CLEVELAND — There are many legends in medicine, and Dr. Howard Tucker can easily be counted as one.
For 75 years, the Cleveland neurologist watched an evolution in medicine unfold, but he'll be the first to tell you we haven't even scratched the surface.
"There are oceans beyond our understanding," he says.
Tucker graduated from the Ohio State University College of Medicine in 1947, and later served as a Navy neurologist during the Korean War for the Pacific Fleet. When he began his practice, CT scans and MRIs were science fiction.
Tucker used his ears and brain to solve patient problems like a life-saving puzzle. Some cases earned him accolades.
"It's a delusion that I was infallible," he humbly told us. "Just because you saw one case doesn't mean you're a star."
These days, you can still find him in the halls of St. Vincent Charity Medical Center, teaching neurology residents the art he's not only mastered, but continues to learn. Asked what the most important thing he's taught his students is?
"Funny enough, how to take a history and come away with an answer before you examine the patient," he answered. "That's the critical part of neurology, or having fun in medicine."
Tucker knows the future of medicine is telehealth, and he's learning the new technology, but the concept bothers him.
"To me, it's a very discomforting thought, but that's my limited perspective on the future of anything," he admitted. "It works partially, but I can't fathom how they're still working without seeing a patient, feeling around, knowing what you're looking at."
On July 10, Tucker celebrated his 100th birthday. He wants to be an example to his students, showing them age does not correlate to physical or mental status.
"You can be intact, if you're lucky," he says, "which gets you the longevity, doesn't it?"
He has no secret to a long life. He lives his in moderation and knows his genetics played a part, but he also paid attention in class to the connection between lung cancer and smoking.
There's also a philosophy he lives by.
"Study each day as if you were to live forever, and live each day as if you were to die tomorrow," he explained. "I've carried that with me all the time."
Tucker doesn't watch much television, and mostly uses the computer to write up new lectures for his students. He's constantly looking for ways to keep his brain working, which might explain why he went back to law school and passed the Ohio Bar Exam at age 67. He says the law simply fascinates him, and he's often called as an expert witness, so he figured it would be helpful.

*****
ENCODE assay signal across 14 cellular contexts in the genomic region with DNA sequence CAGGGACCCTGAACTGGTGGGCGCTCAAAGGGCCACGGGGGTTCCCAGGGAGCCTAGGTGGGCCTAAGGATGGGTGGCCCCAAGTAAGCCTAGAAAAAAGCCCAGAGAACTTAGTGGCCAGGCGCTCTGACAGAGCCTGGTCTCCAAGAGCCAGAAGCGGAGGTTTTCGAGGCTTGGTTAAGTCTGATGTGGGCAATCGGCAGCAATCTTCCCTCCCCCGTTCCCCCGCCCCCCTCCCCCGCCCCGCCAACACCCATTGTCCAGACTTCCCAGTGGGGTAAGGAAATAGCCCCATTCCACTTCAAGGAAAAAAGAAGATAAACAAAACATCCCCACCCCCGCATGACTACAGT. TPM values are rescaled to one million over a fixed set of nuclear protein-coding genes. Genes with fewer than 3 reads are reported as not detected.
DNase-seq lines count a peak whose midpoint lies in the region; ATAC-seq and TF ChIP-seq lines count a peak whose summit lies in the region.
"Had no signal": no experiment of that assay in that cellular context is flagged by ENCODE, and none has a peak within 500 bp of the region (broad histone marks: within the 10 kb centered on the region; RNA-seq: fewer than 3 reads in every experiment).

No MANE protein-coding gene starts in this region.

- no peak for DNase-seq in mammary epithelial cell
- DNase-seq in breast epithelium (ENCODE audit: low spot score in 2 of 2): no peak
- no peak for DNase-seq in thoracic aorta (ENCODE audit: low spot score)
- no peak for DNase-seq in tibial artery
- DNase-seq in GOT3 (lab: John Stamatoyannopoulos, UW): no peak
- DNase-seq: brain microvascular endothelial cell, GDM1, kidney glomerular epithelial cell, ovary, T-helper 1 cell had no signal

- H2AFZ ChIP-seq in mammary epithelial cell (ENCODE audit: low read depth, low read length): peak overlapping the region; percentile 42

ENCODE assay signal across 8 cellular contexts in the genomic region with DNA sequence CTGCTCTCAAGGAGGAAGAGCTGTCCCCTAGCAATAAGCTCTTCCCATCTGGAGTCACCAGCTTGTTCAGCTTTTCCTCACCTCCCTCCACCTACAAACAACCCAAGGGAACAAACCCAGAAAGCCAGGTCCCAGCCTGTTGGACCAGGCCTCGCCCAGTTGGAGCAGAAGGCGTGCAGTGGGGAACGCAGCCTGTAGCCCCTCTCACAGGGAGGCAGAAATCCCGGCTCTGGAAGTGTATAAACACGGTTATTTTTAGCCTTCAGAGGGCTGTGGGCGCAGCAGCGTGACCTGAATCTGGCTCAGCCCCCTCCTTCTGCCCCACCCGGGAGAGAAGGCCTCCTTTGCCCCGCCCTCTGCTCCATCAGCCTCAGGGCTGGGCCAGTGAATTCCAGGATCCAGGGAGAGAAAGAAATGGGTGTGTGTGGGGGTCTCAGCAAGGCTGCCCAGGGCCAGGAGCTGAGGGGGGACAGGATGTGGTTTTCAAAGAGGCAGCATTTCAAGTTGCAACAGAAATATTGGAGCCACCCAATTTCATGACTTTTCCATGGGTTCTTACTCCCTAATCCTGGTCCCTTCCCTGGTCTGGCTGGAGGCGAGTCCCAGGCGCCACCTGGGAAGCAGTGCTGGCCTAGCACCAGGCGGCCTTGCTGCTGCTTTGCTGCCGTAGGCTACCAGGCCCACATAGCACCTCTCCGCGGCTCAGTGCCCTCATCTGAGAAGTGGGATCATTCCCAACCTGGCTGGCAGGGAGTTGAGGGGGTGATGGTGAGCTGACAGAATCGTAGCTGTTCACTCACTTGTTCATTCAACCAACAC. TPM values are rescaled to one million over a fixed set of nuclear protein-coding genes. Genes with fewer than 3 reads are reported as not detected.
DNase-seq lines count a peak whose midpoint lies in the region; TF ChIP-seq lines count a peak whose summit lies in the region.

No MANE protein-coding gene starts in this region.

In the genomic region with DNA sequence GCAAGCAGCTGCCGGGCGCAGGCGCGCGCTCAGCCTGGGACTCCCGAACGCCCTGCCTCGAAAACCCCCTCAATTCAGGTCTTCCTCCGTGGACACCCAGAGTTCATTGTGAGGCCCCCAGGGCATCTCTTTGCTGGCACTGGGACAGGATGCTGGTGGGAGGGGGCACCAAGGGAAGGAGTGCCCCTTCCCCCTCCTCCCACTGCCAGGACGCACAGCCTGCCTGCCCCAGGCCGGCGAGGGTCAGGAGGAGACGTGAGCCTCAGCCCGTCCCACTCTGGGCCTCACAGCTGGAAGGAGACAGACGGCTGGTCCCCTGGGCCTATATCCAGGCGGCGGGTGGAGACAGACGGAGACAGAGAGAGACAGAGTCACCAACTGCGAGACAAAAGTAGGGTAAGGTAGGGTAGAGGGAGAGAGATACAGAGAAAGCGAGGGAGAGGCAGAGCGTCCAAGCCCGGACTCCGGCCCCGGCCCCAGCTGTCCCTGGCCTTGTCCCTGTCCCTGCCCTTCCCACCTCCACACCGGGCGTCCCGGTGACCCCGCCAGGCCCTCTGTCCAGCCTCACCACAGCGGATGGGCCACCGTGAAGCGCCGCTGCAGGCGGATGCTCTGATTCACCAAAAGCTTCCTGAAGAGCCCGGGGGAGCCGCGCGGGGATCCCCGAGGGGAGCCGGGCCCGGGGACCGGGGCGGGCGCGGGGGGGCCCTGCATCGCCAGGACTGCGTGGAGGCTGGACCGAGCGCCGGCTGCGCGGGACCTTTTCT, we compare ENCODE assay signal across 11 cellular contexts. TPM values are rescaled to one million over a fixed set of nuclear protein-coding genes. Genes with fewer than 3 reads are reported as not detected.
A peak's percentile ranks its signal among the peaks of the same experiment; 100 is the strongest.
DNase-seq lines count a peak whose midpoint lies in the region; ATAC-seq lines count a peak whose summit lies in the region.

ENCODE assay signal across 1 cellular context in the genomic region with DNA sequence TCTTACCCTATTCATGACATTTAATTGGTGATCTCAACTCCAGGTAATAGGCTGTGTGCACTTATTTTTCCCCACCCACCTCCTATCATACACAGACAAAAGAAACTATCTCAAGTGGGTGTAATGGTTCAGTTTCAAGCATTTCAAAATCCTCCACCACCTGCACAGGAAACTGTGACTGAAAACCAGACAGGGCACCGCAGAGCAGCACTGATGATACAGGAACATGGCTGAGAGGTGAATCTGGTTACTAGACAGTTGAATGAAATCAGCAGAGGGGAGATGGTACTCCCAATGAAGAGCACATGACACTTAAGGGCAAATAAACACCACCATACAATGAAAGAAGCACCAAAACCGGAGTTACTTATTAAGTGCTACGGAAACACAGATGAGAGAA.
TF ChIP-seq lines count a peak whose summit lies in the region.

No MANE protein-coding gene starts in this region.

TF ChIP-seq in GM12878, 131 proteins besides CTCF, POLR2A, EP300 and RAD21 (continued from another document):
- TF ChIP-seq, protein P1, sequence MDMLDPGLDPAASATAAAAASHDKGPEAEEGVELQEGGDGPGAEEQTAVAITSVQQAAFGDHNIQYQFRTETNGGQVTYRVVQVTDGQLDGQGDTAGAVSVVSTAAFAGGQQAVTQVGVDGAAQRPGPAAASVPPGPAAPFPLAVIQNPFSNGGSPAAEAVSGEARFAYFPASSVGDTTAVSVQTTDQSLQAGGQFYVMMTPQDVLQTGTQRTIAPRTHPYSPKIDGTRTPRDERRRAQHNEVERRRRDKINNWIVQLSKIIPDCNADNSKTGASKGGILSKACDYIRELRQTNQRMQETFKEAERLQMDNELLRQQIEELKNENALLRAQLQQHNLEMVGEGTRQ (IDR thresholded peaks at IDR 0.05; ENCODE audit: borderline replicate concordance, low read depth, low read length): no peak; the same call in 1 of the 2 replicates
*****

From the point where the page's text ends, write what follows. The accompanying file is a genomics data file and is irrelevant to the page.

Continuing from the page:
"That’s my attitude: You don't dwell on your age; you just keep moving, keep enjoying life," he adds. "You die once, but you live daily."
His 25-year-old grandson Austin grew up thinking it was normal to have grandparents still working in their careers (his 88-year-old grandmother still has a psychiatry practice). But when the pandemic hit, he was stunned to learn that his grandfather was sneaking out of the house to get down to the hospital to help with patients.
He mentioned it to his friend, filmmaker Taylor Taglianetti, who suddenly realized this was a story worth telling. For the last 18 months, she and Austin have been filming a documentary on Dr. Howard Tucker.
They're currently working on getting additional funding to finish it, and hope to premier it at the Cleveland International Film Festival in 2024. Follow the progress on their Facebook Page.
"Dr. Tucker's story is an important one to tell," Taglianetti said, "not only because he's still practicing at 100 years old, but also because he's witnessed 75 years of medicine and history in general. It's an important story and example we all need to learn from."
The 23-year-old director/producer is also the founder of the National Organization of Italian Americans in Film & Television and a graduate of New York University's Tisch School of the Arts. Austin is a musician and coordinator for distribution operations, business development, and operations at Paramount.